Bliss is fine but You (I) Need To Peel the Potatoes
Fast-forward to 2017. This is the time, or somewhere around this, when I got serious about returning to the essays. For more than an year I didn’t have the time, energy and a proper mindset to sit writing, but I had time to observe and to try to calibrate my intent. It was an inner work that had to do with aligning to my deepest desire to connect to the vision and the feel of The Brave New Text and then get back with riches from that inner journey. The Brave New Text began finding its voice. The vortex, I mentioned, was no longer a vortex. It now was more of a momentum of whirling informational currents, where muses, and us mere mortals, poke fingers. It was now beginning to expand and touch other fields, unplanned, unknown, many times scary and too big for an essay to tackle.
Enter the next lesson: I learned to seek connection to my true fascination, not to the mind-made things I thought I need to cover about web writing, such as keywords, topic research, content templates. Not that these weren’t important, and not that they wouldn’t inevitably find a place somewhere across my text in one or another way. It is just they weren’t a starting point. Textuality was. Having realized that, I learned to serve my own text, by following my bliss. Yes, the Joseph Campbell one. I needed deeper perspectives and broader touching points for my web writing exploration.
I distilled my ideas and organized them in three triads.
A structure crystalized:
As you can see, with these triads, I let go off my 12 titles (not without soothing myself that the number of muses is nine) and dived into abstract thinking about web writing and its place in our historical, cultural and technological development.
My intellectual work was done. Now, The Brave New Text had solid foundations. And what it needed next was my poet self to rise and start walking with closed eyes into unknown lands to find what I sensed, put it into words and translate it into shared understanding. It was time to start peeling the potatoes.
And I had a plan.
The plan helped me stay on track with writing, but there was still something missing. Most of the titles sounded good to me, but something with A Network of People Within a Web of Data and World Wide Weave didn’t feel quite right. They sounded like the end of a journey, rather that a start. They needed me to get back to where these thoughts started and find what is it in them that now makes me tick, what is the feeling behind them and what are the points I want to make with these essays. The answers were not a matter of planning, they were a matter of searching within.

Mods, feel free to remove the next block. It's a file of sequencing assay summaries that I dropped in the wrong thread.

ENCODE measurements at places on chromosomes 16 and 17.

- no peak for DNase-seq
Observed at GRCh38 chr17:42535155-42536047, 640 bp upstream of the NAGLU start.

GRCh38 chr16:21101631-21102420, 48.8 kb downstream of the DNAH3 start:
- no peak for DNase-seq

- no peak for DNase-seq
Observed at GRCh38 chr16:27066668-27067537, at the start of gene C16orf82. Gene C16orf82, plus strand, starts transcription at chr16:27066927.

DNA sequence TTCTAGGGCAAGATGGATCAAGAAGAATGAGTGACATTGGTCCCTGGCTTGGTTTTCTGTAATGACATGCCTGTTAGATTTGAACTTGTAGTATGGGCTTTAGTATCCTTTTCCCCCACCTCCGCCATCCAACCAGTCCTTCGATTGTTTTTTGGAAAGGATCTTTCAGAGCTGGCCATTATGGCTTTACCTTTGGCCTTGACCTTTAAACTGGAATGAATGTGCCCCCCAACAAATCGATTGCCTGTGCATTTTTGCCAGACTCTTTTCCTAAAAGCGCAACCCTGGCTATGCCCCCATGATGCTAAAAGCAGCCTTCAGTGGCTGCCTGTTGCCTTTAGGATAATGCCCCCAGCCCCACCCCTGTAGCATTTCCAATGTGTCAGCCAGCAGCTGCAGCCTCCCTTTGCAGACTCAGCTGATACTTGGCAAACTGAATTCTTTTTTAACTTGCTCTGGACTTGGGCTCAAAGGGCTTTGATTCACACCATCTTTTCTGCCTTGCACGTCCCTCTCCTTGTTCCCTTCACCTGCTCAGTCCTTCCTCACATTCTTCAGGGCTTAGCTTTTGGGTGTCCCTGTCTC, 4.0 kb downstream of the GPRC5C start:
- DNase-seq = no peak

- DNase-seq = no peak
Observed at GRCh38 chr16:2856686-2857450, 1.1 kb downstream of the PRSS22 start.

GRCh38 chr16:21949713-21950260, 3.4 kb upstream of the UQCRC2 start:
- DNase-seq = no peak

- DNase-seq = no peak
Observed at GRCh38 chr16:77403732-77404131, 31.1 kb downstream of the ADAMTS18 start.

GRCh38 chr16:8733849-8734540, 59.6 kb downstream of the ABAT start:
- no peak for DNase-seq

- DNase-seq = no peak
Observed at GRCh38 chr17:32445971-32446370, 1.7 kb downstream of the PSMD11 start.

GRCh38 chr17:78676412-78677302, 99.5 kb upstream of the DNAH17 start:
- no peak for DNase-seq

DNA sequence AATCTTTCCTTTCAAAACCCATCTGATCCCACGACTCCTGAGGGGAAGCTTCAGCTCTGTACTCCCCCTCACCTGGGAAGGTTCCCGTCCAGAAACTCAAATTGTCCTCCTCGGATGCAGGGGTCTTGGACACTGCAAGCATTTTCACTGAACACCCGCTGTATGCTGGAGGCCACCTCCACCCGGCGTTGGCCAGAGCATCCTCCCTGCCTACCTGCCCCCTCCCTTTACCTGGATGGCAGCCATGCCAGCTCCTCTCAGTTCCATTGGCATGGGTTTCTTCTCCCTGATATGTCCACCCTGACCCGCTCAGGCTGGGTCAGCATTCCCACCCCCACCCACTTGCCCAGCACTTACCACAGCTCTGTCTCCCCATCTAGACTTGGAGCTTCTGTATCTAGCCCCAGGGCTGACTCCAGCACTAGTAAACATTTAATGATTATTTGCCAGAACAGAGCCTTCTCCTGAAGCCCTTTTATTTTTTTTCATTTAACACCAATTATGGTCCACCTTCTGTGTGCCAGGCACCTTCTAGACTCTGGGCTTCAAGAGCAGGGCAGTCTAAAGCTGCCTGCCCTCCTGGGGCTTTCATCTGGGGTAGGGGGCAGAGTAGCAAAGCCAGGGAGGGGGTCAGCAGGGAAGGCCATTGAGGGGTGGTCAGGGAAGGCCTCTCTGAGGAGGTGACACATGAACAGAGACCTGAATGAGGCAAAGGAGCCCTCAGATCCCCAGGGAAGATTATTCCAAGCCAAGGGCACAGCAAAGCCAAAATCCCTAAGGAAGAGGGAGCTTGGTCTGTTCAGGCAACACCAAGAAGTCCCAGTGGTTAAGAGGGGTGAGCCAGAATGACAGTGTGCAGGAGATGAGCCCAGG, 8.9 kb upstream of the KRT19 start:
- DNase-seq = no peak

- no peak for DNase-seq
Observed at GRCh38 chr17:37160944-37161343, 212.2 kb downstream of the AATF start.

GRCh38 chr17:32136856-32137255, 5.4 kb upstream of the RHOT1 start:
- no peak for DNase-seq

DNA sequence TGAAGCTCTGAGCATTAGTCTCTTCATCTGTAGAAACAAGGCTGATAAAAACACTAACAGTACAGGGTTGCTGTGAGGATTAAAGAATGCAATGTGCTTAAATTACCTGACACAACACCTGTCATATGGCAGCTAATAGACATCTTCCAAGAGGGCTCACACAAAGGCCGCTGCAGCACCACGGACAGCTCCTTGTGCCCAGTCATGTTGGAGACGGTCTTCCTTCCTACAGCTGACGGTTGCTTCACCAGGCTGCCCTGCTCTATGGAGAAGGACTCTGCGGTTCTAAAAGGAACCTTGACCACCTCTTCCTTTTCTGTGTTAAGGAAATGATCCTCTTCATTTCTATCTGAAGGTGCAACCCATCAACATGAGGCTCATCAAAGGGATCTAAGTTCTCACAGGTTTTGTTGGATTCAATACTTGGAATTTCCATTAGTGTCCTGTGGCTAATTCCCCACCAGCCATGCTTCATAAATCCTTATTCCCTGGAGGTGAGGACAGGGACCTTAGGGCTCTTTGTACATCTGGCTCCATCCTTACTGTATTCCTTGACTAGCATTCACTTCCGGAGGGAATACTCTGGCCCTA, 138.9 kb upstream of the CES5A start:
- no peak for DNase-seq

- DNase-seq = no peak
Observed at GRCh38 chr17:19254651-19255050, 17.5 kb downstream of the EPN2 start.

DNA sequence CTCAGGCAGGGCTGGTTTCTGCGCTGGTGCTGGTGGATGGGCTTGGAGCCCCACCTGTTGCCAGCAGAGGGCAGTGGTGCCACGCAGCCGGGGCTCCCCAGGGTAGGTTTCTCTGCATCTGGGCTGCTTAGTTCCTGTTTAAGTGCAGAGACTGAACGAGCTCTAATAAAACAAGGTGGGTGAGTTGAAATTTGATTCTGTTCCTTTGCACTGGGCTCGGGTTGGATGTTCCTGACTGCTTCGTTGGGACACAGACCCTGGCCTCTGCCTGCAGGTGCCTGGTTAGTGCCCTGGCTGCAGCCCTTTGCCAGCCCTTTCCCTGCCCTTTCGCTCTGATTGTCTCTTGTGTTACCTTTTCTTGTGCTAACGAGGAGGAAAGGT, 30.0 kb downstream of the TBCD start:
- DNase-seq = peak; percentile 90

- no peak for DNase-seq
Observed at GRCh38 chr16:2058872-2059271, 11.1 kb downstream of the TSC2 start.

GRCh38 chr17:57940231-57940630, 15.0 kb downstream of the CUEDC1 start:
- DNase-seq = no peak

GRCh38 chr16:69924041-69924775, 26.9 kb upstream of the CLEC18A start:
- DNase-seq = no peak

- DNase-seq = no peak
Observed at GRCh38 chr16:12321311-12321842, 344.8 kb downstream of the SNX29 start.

This is where I learned that time and space are something I shouldn’t cram into one minute, or one writing session, because that was ruining my relation with kairos. I learned to take my time writing and thinking. Only through letting poiesis happen, I could lead The Brave New Text to what I envisioned it to be: a book conferring pleasure, teaching through excitement, enthusiasm and belief.
An Elephant, a Homo Ludens and an Intertextual Animal
Having tuned into the flow and feel of the magnificence of web writing brought to our lives as readers and writers, I unexpectedly met three interesting creatures: The intertextual animal, a Homo Ludens playing with an electronic text and the elephant in the interactive room. They were not planned and this is their beauty. As concepts they were part of my initial framework, the ancient one from the above, existing under words like connectivity, intertextuality, polyvalence. But now that I did my calibration work, they shined brighter, embodied.